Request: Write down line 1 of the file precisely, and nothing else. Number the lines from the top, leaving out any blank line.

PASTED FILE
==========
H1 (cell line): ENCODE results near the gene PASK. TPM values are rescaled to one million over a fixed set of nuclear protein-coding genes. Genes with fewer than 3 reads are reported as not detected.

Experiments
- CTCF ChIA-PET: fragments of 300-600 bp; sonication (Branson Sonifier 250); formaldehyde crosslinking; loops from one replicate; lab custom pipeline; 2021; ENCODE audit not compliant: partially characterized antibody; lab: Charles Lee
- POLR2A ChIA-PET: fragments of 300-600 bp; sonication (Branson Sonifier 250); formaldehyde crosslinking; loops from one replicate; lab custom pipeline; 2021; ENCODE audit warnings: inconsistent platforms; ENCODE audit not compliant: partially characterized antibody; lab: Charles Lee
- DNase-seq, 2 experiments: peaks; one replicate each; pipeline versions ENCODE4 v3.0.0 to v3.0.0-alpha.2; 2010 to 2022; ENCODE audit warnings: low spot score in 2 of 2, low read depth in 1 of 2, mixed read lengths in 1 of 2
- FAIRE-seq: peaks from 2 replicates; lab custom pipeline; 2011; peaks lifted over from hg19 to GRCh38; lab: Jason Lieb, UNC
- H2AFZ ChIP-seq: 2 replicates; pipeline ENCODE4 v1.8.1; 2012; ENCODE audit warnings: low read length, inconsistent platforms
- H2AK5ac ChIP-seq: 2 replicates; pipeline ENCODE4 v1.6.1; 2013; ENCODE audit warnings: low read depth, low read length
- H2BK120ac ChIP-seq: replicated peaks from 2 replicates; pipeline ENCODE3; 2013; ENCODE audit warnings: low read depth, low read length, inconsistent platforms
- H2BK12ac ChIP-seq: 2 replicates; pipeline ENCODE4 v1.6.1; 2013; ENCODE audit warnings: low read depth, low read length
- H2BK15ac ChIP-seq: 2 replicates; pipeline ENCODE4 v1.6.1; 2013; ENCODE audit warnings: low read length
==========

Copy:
H1 (cell line): ENCODE results near the gene PASK. TPM values are rescaled to one million over a fixed set of nuclear protein-coding genes. Genes with fewer than 3 reads are reported as not detected.